Dave Rogers

For The Record

In a move they hope will save their district about $2 million in interest payments over the next 22 years, West Orange-Cove school trustees voted Monday night to authorize the refinancing of about $9.2 million worth of construction bonds issued in 2008.

Lewis A. Wilks of U.S. Capital Advisors, the district’s longtime public finance consultant, predicted quick action could lower the interest rate due on the bonds from 4.69 percent to 2.57 percent.

That, he said, would lower the finance cost 16.2 percent, saving the district $1.94 million.

“Our goal is to refinance a series of bonds to take advantage of lower interest rates available now,” explained WO-C superintendent Rickie Harris. “The savings will be used to pay down additional bond debt.”

After obtaining the board’s 6-0 approval (trustee John H. Gray, Jr., was absent), Wilks and the district’s Houston bond attorneys at the Andrews Kurth firm expect to lock in the new lower rate by Oct. 6, attorney Ben Morse said.

But both Wilks and Morse acknowledged the possibility that rates could rise in the meantime. Built into the agreement approved by trustees Monday was a stipulation the deal would only go forward if it achieved at least a 10 percent savings for the district and carried the final OK of one of three WO-C administrators, Harris, finance director Robin Hataway or Wayne Guidry, executive director of operations.

The school district issued a total of $39.7 million in 2008 bonds, Wilks noted, but he said refinancing was limited to an amount less than $10 million a year to keep the bonds tax exempt and attractive to would-be purchasers.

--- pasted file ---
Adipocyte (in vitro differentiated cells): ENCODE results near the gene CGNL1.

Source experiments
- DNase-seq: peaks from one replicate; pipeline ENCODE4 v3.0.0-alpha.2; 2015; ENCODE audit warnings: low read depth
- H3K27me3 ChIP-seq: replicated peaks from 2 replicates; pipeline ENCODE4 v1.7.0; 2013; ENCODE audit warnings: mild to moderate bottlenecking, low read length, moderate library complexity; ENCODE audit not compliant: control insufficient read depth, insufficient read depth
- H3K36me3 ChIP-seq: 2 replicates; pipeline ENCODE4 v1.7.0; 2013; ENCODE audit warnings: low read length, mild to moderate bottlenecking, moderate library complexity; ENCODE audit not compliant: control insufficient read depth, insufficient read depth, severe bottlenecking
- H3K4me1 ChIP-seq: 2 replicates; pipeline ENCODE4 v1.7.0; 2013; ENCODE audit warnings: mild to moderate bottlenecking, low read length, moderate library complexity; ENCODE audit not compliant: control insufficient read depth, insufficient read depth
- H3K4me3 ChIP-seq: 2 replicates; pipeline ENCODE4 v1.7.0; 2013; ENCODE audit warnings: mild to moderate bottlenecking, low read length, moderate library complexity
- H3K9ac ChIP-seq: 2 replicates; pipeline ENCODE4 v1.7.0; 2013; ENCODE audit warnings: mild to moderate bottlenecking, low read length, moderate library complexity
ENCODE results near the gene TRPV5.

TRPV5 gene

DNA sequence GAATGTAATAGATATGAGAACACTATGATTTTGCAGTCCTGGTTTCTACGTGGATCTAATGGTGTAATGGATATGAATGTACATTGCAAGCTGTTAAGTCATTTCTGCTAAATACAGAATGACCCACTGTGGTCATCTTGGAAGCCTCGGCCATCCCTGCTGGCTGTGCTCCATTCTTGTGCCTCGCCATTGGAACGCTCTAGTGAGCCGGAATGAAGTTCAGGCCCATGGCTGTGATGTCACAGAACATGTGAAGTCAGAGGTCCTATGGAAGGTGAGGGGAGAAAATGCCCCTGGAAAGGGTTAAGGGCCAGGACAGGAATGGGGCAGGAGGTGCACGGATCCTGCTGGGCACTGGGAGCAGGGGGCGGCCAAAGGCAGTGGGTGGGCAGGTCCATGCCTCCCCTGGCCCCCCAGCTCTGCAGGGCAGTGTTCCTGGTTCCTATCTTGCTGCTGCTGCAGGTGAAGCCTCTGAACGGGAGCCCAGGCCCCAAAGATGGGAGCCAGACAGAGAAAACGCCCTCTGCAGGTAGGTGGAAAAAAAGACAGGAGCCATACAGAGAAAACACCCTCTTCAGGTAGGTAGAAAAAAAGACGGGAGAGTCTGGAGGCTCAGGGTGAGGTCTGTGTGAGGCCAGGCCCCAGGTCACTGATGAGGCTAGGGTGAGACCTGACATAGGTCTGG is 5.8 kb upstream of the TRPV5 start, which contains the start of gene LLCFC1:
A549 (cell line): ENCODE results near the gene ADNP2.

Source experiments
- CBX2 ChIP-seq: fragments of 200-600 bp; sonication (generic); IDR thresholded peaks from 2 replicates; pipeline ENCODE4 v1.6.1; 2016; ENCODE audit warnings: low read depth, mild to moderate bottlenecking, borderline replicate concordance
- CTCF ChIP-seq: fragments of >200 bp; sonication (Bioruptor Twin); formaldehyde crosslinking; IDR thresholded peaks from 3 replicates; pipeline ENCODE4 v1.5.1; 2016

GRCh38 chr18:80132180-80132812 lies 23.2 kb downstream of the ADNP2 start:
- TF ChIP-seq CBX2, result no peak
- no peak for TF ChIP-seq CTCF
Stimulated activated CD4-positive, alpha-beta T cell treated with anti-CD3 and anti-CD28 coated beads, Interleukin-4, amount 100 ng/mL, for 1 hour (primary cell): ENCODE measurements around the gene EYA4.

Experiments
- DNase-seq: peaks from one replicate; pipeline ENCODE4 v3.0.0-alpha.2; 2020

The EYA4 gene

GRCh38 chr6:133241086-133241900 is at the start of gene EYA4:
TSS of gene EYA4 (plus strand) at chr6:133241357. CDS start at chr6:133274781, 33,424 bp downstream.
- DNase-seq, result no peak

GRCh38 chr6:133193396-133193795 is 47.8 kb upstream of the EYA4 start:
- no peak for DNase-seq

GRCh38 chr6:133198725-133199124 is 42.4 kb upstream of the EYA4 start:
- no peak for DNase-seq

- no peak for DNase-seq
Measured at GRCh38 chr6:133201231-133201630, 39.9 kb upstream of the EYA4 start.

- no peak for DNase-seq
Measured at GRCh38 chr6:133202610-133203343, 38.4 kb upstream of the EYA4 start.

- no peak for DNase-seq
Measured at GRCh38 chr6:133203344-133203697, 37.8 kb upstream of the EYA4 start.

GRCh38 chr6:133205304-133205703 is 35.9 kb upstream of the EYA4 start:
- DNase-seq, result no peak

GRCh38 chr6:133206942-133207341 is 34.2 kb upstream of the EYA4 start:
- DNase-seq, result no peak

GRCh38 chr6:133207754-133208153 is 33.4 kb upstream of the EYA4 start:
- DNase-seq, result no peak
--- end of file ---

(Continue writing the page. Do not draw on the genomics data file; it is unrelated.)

The consultant said that, barring unforeseen problems with October’s refinancing, he could foresee an annual repeat of the process for the remaining original bonds over the next few years.

Earlier in Monday’s monthly board meeting at the WO-C Administration Building, Hataway announced the district had won its first Superior rating since 2013 for its management of the district’s financial resources.

The state’s school financial accountability rating system, known as the School Financial Integrity Rating System of Texas (FIRST), ensures that Texas public schools are held accountable for the quality of their financial management practices and that they improve those practices. The system is designed to encourage Texas public schools to better manage their financial resources to provide the maximum allocation possible for direct instructional purposes.

Each year’s ratings are based on data from two years in the past. This is because school districts’ annual audits can take up to a year to complete.

WO-C scored 90 of a possible 100 points for its Superior rating, Hataway’s report stated. It was the district’s fourth Superior rating in the 14 years FIRST ratings have been issued, according to the Texas Education Agency website, with 2008 and 2009 marking the other Superior awards.

This year’s recognition followed an upward trend since WO-C was rated Standard in 2013. The district rated Above Standard in 2014 and last year earned a “passing” rating when only pass/fail ratings were issued. All four Superior ratings have come since WO-C received Substandard ratings in 2004-05.

Also in Monday’s meeting, trustees approved District and Campus Improvement Plans for 2016-17.

The plans were full of individual assessment and tutorials, inclusion of Special Education students in “mainstream” classes and featured journaling as a big component on all grade levels.

“The purpose is to get the kids writing,” said Glenetta Henley, principal of West Orange-Stark Elementary. “We want to get them comfortable with it. Right now, they aren’t comfortable with it.